All students should receive written evaluations from their respective programs at least once a year.  The written evaluation should be completed at the end of the spring quarter.  To prepare the evaluations, faculty in a given area will meet to discuss each student’s progress in classes, research, teaching, and other professional responsibilities.  If any special remediation efforts are prescribed for the student, this information will appear in the evaluation letter.   These written evaluations become part of the student’s file.  Students should meet with their advisors and/or area heads to discuss these reviews. 

In addition, for students who have not been making satisfactory academic progress, faculty may conduct additional reviews and provide a written evaluation letter as frequently as once per quarter (typically letters would be provided at the end of a quarter).

The Graduate School has 2 firm deadlines. First, students must be admitted to candidacy by August 30 prior to the beginning of their 4th year.  Admission to candidacy is reached by passing a comprehensive qualifying examination as administered by your particular program, as well as all of the required preparatory coursework and research.

Second, students must have a prospectus (dissertation proposal) approved by their committee by August 31 prior to the beginning of the fifth year

In the Department of Psychology, failure to make satisfactory academic progress may result in exclusion from the program.  Failure to make satisfactory academic progress includes but is not limited to: (a) average GPA below 3.0; (b) failing or not resolving an incomplete in a course; (c) unsatisfactory progress in research; (d) not meeting milestones related to the first year project, master’s thesis, comprehensive examination, dissertation prospectus, and dissertation by the required dates specified in each area’s milestones; (e) being without a primary advisor; and (f) not passing the English proficiency exam (for foreign students).  Unsatisfactory progress will be communicated by the area head (in consultation with the primary research advisor) in an evaluation letter to the student (per the timeframes stated above) and will specify the ways in which the student has not made satisfactory progress in their research/academics, will outline steps the student must take in order for their progress to be considered satisfactory, and will provide a timeline for completing these steps.  When a student receives an evaluation letter stating that they have not made satisfactory progress in the program, they will be placed on probation.  After 1 quarter of probation, if progress in the program remains unsatisfactory, this is grounds for exclusion.  With respect to milestones, if after 1 quarter of probation a student still has not successfully completed the milestone, they may petition the department for an extension of the milestone for 1 additional quarter. This petition must be sent in writing, and there will need to also be a letter of support written by the student’s primary advisor.  The petition and letter of support should be submitted to the DGS, who will then consult with the area head about the petition, and a ruling granting or denying the request will be provided in writing to the student.  If the petition is granted, the student is allowed to remain in the program, but remains on probation for a second quarter.  After 2 quarters of probation, if the milestone has not been successfully completed, the student will be excluded from the program, as per TGS rules.  The Department of Psychology also follows TGS’ rules for exclusion of students.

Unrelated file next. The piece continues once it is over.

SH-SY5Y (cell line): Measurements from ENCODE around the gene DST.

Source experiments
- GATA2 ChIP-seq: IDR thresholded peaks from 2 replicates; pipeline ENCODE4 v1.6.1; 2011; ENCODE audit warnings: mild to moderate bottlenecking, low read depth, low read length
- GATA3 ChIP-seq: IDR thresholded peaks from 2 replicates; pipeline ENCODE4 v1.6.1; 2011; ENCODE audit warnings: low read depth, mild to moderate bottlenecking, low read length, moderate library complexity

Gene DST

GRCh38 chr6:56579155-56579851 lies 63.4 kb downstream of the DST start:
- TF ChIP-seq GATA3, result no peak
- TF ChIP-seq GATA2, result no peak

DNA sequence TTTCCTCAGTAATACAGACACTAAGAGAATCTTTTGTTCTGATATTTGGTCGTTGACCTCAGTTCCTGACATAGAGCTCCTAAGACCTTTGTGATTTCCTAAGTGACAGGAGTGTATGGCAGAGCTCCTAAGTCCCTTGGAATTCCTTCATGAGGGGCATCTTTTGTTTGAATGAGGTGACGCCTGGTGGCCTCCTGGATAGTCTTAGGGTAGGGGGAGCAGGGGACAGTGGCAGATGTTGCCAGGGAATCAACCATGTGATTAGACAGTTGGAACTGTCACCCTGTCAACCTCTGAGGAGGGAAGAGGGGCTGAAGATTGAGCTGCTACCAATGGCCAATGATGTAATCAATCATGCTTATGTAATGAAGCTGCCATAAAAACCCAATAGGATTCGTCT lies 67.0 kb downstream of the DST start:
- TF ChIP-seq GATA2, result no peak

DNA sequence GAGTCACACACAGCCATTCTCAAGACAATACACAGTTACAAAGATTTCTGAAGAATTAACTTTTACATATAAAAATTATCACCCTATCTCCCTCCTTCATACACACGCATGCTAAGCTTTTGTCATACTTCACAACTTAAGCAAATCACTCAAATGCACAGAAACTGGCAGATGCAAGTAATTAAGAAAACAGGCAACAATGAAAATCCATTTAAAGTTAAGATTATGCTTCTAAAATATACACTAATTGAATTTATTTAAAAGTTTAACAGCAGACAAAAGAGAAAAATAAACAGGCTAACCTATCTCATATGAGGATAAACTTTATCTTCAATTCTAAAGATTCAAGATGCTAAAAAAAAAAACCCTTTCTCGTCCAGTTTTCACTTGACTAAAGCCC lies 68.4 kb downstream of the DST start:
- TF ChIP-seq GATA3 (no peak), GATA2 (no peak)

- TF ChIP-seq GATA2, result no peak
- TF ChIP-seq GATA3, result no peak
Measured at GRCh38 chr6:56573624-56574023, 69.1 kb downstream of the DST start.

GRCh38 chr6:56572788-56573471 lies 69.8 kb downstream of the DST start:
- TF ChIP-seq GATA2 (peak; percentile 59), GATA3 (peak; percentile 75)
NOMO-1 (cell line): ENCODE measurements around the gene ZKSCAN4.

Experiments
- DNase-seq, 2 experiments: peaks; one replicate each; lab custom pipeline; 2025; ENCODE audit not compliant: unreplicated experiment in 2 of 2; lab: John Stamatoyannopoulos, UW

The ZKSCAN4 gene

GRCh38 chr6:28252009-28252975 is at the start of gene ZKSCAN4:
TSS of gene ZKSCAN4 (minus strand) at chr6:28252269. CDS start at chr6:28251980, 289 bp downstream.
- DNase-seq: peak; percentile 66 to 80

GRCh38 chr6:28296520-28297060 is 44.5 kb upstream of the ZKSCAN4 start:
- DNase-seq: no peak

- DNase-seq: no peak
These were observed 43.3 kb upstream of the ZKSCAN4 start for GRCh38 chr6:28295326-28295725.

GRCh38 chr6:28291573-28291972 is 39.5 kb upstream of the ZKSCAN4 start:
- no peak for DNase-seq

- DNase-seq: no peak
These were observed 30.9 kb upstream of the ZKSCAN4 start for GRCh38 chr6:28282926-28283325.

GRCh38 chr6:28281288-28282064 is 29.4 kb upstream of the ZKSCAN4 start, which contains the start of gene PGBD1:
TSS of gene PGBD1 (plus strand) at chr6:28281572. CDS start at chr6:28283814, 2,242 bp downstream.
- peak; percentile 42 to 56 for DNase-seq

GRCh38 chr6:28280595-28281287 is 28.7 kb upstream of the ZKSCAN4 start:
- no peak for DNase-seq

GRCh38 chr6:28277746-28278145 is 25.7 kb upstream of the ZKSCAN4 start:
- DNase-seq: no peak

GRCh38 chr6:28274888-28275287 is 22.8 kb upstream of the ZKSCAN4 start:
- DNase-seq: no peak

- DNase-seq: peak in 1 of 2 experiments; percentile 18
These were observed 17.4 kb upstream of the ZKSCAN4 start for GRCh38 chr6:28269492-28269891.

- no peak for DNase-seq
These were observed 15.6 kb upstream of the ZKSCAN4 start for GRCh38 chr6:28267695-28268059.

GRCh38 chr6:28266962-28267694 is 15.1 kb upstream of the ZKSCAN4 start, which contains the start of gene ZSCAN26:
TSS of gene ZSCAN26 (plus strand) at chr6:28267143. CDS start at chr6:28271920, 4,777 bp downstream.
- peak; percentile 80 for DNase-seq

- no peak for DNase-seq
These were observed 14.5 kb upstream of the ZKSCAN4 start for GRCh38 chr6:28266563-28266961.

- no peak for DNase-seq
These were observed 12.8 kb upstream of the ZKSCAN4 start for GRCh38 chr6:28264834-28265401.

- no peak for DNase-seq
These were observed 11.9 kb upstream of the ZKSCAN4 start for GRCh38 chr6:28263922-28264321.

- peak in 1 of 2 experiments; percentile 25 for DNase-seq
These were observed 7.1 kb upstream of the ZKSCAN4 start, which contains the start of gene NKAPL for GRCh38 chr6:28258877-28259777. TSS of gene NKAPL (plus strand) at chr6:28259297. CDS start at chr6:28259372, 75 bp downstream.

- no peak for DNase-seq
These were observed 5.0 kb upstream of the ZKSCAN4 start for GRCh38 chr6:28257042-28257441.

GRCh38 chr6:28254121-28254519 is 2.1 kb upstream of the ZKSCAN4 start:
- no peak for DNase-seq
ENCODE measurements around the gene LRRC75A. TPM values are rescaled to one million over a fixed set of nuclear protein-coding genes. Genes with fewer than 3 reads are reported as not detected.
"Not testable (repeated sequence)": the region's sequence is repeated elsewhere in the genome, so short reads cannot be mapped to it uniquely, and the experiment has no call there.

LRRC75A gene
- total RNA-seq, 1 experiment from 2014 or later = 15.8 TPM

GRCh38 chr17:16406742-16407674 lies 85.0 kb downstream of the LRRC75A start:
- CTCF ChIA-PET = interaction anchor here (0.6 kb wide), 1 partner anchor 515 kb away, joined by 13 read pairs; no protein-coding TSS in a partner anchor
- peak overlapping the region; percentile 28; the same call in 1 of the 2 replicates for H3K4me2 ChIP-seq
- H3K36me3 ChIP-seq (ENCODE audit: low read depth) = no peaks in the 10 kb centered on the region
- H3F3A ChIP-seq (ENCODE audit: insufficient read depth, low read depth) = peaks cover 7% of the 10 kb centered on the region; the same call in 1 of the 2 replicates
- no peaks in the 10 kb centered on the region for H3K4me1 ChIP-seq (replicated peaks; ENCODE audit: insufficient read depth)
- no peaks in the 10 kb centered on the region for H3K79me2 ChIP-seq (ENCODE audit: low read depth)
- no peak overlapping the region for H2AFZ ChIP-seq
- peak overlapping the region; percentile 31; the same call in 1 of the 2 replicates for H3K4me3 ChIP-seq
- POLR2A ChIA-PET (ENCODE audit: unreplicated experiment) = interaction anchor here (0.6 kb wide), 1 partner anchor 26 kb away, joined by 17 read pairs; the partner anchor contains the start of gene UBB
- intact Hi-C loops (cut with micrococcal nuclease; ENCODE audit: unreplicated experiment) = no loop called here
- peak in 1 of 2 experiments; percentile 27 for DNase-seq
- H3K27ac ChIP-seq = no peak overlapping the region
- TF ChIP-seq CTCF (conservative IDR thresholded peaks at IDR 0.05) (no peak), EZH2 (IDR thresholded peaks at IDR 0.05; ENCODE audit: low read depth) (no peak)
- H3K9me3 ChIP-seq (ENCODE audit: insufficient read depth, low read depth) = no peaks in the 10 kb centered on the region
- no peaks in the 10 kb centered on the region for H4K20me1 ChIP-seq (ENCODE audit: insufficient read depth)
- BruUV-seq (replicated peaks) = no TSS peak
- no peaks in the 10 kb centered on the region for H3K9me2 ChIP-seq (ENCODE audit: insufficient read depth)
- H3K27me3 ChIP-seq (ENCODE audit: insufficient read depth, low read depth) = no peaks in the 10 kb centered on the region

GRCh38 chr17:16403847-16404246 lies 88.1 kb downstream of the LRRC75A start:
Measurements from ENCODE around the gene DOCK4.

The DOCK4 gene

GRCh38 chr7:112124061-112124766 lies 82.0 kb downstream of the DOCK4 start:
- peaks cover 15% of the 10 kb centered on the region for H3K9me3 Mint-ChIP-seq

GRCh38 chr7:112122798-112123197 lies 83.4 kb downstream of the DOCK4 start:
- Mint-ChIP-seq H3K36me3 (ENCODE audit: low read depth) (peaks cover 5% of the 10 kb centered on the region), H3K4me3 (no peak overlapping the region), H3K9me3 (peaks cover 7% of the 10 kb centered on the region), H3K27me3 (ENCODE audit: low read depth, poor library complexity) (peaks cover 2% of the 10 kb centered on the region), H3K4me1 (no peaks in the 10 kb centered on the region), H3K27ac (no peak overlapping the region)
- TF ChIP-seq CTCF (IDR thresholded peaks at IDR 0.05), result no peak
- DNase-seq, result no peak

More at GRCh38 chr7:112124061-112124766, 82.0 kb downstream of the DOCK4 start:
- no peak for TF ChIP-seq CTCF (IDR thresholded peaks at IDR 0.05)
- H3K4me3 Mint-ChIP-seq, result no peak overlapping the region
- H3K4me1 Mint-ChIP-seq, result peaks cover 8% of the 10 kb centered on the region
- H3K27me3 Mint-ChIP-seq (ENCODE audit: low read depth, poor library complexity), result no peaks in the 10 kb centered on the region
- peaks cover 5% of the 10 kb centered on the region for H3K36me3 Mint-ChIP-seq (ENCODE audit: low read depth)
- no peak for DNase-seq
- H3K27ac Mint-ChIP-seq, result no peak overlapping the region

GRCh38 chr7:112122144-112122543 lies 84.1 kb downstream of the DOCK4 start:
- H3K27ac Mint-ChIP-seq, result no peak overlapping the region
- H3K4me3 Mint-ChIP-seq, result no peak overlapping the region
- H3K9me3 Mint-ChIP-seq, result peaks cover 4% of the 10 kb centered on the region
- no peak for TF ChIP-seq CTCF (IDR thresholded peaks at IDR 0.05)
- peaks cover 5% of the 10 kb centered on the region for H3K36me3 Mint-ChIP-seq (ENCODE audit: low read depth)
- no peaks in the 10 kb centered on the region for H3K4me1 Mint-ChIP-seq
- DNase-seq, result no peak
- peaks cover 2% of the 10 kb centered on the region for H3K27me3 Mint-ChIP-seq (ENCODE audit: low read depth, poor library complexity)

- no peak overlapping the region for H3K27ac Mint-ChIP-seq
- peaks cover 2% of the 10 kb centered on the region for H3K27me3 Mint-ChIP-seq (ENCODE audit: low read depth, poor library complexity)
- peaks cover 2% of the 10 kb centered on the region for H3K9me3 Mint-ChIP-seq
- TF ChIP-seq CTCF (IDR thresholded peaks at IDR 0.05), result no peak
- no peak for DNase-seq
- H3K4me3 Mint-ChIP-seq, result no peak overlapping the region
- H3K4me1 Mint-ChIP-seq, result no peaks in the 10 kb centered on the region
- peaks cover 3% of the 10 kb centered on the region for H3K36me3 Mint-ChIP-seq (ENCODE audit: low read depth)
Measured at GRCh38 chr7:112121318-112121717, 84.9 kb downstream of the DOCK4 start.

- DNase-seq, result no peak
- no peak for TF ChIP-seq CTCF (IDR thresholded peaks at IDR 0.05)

d. Teaching 

General Requirements

Please refer to the ‘Information about being a Teaching Assistant’ document on the Psychology Department website (under Current Students) for details.  Students are required to assist in the teaching of undergraduate courses in the Department.   Specifically, regardless of a student’s funding sources, the Department requires that all students get teaching experience during their graduate-school career.  To that effect, each student is required to serve as a teaching assistant during multiple years, as well as lead a class (i.e., lecture) at least twice on which they are evaluated by the faculty instructor and/or someone at the Searle Center.

All graduate students, regardless of their funding source or status, have teaching assistant duties in the department. Students typically serve as teaching assistants 2 quarters in years 1-4 and 1 quarter in year 5.  [The first two years are different for Clinical students: they typically TA 3 quarters in their first year and 1 in their second year.]  Most incoming grads (i.e., first year) are not required to TA during their first quarter here (except for in the clinical program, which has a different distribution of TAing across the first two years).  Students receiving external funding (e.g. NSF, faculty research grant) for at least 2 quarters of an academic year receive a one course reduction in TA duties for the years that they are on those fellowships.